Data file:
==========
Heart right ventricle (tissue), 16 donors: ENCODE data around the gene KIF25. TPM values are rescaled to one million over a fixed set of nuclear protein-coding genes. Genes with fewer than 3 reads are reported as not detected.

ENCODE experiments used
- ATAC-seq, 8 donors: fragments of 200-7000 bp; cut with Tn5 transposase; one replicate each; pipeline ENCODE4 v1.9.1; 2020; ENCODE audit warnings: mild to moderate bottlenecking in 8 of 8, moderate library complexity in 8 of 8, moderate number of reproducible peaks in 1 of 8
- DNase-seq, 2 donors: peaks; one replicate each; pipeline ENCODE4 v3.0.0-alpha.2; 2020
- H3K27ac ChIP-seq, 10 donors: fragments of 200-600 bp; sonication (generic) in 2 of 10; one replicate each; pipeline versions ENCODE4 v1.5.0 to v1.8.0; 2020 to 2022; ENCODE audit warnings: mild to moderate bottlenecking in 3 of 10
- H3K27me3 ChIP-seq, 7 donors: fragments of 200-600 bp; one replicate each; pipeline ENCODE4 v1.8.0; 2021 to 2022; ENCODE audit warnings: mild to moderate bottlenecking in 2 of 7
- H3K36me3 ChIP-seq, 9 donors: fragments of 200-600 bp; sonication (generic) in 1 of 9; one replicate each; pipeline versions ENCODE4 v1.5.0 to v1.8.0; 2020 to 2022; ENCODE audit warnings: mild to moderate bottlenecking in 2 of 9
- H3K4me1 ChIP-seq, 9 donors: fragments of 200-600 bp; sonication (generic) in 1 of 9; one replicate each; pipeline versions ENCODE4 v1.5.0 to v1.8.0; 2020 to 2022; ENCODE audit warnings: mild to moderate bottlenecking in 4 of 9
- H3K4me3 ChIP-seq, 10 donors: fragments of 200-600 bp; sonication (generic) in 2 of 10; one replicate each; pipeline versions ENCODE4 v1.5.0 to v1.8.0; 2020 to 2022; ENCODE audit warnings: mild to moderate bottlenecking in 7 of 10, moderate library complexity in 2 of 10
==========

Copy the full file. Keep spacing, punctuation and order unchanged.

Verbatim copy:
Heart right ventricle (tissue), 16 donors: ENCODE data around the gene KIF25. TPM values are rescaled to one million over a fixed set of nuclear protein-coding genes. Genes with fewer than 3 reads are reported as not detected.

ENCODE experiments used
- ATAC-seq, 8 donors: fragments of 200-7000 bp; cut with Tn5 transposase; one replicate each; pipeline ENCODE4 v1.9.1; 2020; ENCODE audit warnings: mild to moderate bottlenecking in 8 of 8, moderate library complexity in 8 of 8, moderate number of reproducible peaks in 1 of 8
- DNase-seq, 2 donors: peaks; one replicate each; pipeline ENCODE4 v3.0.0-alpha.2; 2020
- H3K27ac ChIP-seq, 10 donors: fragments of 200-600 bp; sonication (generic) in 2 of 10; one replicate each; pipeline versions ENCODE4 v1.5.0 to v1.8.0; 2020 to 2022; ENCODE audit warnings: mild to moderate bottlenecking in 3 of 10
- H3K27me3 ChIP-seq, 7 donors: fragments of 200-600 bp; one replicate each; pipeline ENCODE4 v1.8.0; 2021 to 2022; ENCODE audit warnings: mild to moderate bottlenecking in 2 of 7
- H3K36me3 ChIP-seq, 9 donors: fragments of 200-600 bp; sonication (generic) in 1 of 9; one replicate each; pipeline versions ENCODE4 v1.5.0 to v1.8.0; 2020 to 2022; ENCODE audit warnings: mild to moderate bottlenecking in 2 of 9
- H3K4me1 ChIP-seq, 9 donors: fragments of 200-600 bp; sonication (generic) in 1 of 9; one replicate each; pipeline versions ENCODE4 v1.5.0 to v1.8.0; 2020 to 2022; ENCODE audit warnings: mild to moderate bottlenecking in 4 of 9
- H3K4me3 ChIP-seq, 10 donors: fragments of 200-600 bp; sonication (generic) in 2 of 10; one replicate each; pipeline versions ENCODE4 v1.5.0 to v1.8.0; 2020 to 2022; ENCODE audit warnings: mild to moderate bottlenecking in 7 of 10, moderate library complexity in 2 of 10